01/23/2013 3:58PM

Oaklawn Park: Always in a Tiz's connections ponder next move

Barbara D. Livingston
Trainer Dominick Schettino is confident Always in a Tiz will improve as distances increase.

HOT SPRINGS, Ark. – Always in a Tiz, who came charging for third in Monday’s $150,000 Smarty Jones at Oaklawn, was back at his Gulfstream Park base Wednesday with plans for his next start to be determined, said his trainer, Dominick Schettino.

Always in a Tiz was the favorite in Monday’s Smarty Jones off a second-place finish to eventual Grade 2 Jerome winner Vyjack in an Aqueduct overnight stakes Dec.  9. He rallied for third, beaten a neck by winner Will Take Charge, in his Oaklawn debut. Always in a Tiz earned a career-high Beyer Speed Figure of 85.

[ROAD TO THE KENTUCKY DERBY: Prep races, point standings, replays]

“He came out of the race in very good shape,” Schettino said Wednesday. “He didn’t have the best racing luck. He didn’t break great and he was stuck down on the inside. But being on the inside was a good experience for him.”

Always in a Tiz was not able to begin working his way off the fence until late on the final turn. He was then angled to the outside of horses into the stretch and put in a strong bid to the wire, which was at the sixteenth pole, as with all one-mile races at Oaklawn. Schettino noted Always in a Tiz galloped out in front Monday.

“The further the better for him,” he said. “He will get those [longer] distances.”

Schettino said discussions will now take place with the partnership of MeB Racing and Brooklyn Boyz Stable to determine the best route to get Always in a Tiz to the Kentucky Derby. The horse is by Tiznow, a two-time winner of the Breeders’ Cup Classic, and out of the stakes-winning Elusive Quality mare Calendar Girl.

Brown Almighty has lung infection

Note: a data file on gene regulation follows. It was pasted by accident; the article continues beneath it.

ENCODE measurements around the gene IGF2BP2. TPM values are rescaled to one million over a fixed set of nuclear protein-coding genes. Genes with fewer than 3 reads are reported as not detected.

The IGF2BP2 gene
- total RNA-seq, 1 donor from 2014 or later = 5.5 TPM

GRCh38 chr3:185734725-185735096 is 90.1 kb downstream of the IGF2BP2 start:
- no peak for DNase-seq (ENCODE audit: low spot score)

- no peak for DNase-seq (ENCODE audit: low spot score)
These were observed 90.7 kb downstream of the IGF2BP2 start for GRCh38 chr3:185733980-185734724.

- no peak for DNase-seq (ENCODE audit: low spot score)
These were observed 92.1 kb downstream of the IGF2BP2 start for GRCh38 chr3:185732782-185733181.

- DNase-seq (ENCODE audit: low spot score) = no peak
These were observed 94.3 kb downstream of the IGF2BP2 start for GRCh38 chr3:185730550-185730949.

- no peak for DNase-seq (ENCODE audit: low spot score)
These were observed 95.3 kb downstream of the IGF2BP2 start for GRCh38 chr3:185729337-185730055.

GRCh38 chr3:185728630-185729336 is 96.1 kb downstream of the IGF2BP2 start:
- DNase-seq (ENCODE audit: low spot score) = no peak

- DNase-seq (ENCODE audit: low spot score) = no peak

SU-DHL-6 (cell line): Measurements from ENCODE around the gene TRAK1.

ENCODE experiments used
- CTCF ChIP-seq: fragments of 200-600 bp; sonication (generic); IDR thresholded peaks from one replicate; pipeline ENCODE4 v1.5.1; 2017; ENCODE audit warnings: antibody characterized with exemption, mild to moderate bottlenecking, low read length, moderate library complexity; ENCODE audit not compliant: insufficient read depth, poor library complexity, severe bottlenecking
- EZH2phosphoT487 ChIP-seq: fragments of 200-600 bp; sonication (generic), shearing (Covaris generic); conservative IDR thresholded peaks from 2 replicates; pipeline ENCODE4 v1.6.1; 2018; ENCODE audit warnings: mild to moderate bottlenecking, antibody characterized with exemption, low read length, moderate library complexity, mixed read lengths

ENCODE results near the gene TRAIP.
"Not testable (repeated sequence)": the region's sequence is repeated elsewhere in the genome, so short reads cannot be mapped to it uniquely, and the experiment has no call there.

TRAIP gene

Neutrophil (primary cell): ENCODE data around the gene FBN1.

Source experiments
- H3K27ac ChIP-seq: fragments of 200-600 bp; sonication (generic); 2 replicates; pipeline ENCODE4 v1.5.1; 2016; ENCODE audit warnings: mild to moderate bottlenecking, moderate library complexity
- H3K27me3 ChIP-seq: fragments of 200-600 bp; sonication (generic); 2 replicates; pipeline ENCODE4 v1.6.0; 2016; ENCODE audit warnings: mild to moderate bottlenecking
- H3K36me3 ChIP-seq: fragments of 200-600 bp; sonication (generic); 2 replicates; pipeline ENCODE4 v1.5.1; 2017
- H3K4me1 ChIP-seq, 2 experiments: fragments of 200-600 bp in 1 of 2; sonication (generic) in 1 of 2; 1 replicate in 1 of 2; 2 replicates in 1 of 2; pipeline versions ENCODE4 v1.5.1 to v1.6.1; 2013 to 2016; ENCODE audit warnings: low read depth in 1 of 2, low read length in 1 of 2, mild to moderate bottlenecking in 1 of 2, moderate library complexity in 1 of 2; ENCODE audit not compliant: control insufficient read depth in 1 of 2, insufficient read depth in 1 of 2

Brown Almighty was found to have a lung infection following his fifth-place finish in the Smarty Jones, according to trainer Tim Ice. The stakes winner was making his dirt debut in the race, and finished 10 lengths behind Will Take Charge.

“We scoped him after the race and found him to have mucus that was pretty severe,” said Ice. “The frustrating part is that he showed no signs of it. He was training great, eating up every night, never ran a temperature. There were no telltale signs that he had it, but it was definitely there.”

Ice said the horse’s next start is to be determined, with the hope that he will make either the Grade  3, $300,000 Southwest at Oaklawn on Feb. 18, or the Grade 2, $400,000 Risen Star at Fair Grounds on Feb.  23.

“Right now we’re treating him accordingly, and we’ll find out where we’re at in a couple of weeks,” said Ice.

Horseman Gladd dies at 78

Frank Gladd, a longtime breeder, owner, and trainer known for developing young horses, died last week at his farm in Glencoe, Okla. He was 78. Gladd died in his sleep, according to his son, Wade Gladd.

Gladd won his first race as a trainer in 1955 at Oaklawn. His final starter came during the recent Remington meet that ended in December. Gladd also developed young horses for clients at his farm, and sent them to a host of different trainers, including Steve Asmussen. The millionaire Chorwon was among the many stakes winners who received their earliest training lessons with Gladd.

Gladd’s farm was also a home to Asmussen’s current assistant, Scott Blasi, some 18 years ago when Blasi was attending college. Blasi said Gladd was very influential in his career. As a breeder, one of Gladd’s best horses was Herecomesthemannow, who has won five stakes between Oklahoma and New Mexico in recent years, for earnings of $429,371.

Gladd is survived by his wife, Janet – a former jockey – Wade, and three grandchildren.

◗ Tipthetrolleygirl leads the featured eighth race, a first-level optional $62,500 claimer for 3-year-old fillies at a mile. Israel Ocampo has the mount for trainer Brad Cox.